Your Ultimate Guide to Foreign Exchange Currency Risk

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Risk is a part of all ecommerce businesses. As they say, the higher the risk of your business is, the higher its income in the future.

However, while capital risk is common, there are other business risks that you should look out for, which commonly appear as you go along with your business. For eCommerce businesses this includes foreign exchange risk or currency risk.

Some business owners disregard the effect of currency risk on their income. While it may look small in hindsight, accumulated currency risk can be detrimental to your business. To help you with this, we’ve come up with an ultimate guide to foreign exchange currency risk.

What is foreign exchange risk or currency risk?

Going global is a common trend among business owners. To acquire more sales and revenue, you should reach out to more people, including going beyond your country.

Foreign exchange or currency risk happens when you’ve decided to go global. Foreign exchange rates directly affect your revenue, especially when international currencies don’t match your money. Your financial reports might reflect a discrepancy in your income without any allocation while you lost it due to foreign exchange rates.

Aside from selling your products globally, foreign exchange or currency risk might also happen if you plan on outsourcing your team members. They might want to get flexible rates depending on their local currency, which may cause confusion and inconsistencies on your end.

Why does currency risk exist?

Foreign exchange risk exists because of the volatility of the global market. A country’s local currency is entirely dependent on their economy, so should their economy improve, so is their local currency. 

For example, the Australian dollar is currently at 0.74 USD when an order is placed. Should Australia’s economy fluctuate because of various political, social, or business issues, the value of the Australian dollar may also fluctuate. Therefore, your revenue in USD during the order fulfillment might increase. 

Foreign exchange risk is higher when doing business with a country with more significant differences with your local economy. For example, the foreign exchange risk of Australian to US dollar is lower than the currency risk of Philippine Peso to US dollar.

Aside from this, non-fiat currencies are also affected by currency risk. The volatility of foreign exchange rates can cause an increase and decrease on all currencies independently or as a whole.

How does currency risk affect business?

Like any business risk, currency risk can have positive or negative outcomes.

If the currency of your target international market fluctuates, you will get higher revenue. But should the value of their currency increase, your income will decrease.

This phenomenon adds difficulty in setting predictions and forecasts for your business. You might not be able to fulfill your target revenue for the month, not because you couldn’t sell enough products and services, but because you lost a large portion of your income during currency exchange.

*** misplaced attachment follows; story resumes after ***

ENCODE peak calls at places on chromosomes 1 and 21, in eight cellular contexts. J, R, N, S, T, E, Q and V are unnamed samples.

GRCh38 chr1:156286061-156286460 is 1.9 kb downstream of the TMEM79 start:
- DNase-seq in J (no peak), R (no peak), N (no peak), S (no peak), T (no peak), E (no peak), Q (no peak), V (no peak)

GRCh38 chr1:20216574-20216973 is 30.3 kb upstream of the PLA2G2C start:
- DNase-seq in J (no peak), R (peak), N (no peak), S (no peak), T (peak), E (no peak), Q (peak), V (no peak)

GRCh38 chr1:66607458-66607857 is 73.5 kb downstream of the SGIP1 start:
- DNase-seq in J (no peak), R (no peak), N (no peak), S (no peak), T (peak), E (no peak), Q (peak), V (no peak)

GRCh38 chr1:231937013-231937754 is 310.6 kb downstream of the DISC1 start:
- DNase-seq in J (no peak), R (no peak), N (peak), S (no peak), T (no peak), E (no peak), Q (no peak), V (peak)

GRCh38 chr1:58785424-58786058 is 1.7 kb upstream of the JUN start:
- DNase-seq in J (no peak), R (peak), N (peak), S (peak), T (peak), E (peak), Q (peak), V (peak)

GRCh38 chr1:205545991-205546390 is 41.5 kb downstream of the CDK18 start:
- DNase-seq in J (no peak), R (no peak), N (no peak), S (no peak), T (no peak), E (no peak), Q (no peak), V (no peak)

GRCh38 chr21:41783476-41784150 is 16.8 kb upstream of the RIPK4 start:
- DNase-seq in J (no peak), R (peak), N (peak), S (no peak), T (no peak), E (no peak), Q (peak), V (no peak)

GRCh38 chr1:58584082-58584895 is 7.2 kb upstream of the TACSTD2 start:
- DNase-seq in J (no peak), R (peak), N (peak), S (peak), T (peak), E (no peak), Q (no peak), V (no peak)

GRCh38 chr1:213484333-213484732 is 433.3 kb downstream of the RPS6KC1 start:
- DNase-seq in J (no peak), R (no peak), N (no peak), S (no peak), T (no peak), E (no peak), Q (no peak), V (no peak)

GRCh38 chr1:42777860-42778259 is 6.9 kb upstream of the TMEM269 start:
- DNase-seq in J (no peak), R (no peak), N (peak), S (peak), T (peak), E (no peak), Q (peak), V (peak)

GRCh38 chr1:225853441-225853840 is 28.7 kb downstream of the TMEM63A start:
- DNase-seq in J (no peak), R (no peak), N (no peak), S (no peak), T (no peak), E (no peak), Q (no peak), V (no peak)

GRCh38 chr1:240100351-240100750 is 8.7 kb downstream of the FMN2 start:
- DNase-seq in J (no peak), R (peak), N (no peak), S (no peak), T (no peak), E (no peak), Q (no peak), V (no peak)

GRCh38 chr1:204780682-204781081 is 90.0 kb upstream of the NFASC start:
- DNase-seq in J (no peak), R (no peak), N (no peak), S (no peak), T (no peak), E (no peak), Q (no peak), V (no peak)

Aside from these, the mere fact that a portion of your revenue isn’t allocated to other business areas is wasteful. It’s just lost to thin air without making something out of it. It may also cause mismatching and confusion in your financial reports.

How can you use foreign exchange risk to your advantage?

Fortunately, you can capitalize on foreign exchange risk by trading with a weaker currency.

As a business owner, you can buy your base products or workforce from countries with a weaker currency, and you will shell out the exact value of investment or even less. This will help you boost your profit, making your business competitive in your niche.

For example, a UK-based startup acquires a workforce from Malaysia. The current rate of an HR manager in Malaysia is currently at 3,000 Malaysian Ringgit. Due to the foreign exchange rate, this is equal to 500 GBP.

How to execute proper foreign exchange risk management?

Sure enough, you won’t be able to control the volatility of the foreign exchange rates. However, you can control the parts of your business that deal with your foreign market.

As we mentioned a while ago, you can try trading with a weaker currency. In addition, you should limit trading with countries with a stronger currency than your local currency.

It would be best to consider accepting non-fiat currencies on your business. They pose greater currency risk, and they are almost 3x more volatile than fiat currencies.

Lastly, it will help regularly assess and change your product’s prices based on your target market’s currencies. This way, you can be sure that you will get your target profit without losing so much during the foreign exchange process.

What we recommend is using banking which has the facility to recieve and store foreign currency buckets like revolut or Starling. This will allow you to match your USD income with USD suppliers and UK income with UK suppliers.

Ben Sztejka ACA

Ben Sztejka ACA

I am an ICAEW Chartered Accountant with one core belief, make accounting as pain free as possible and focus on adding value to businesses.

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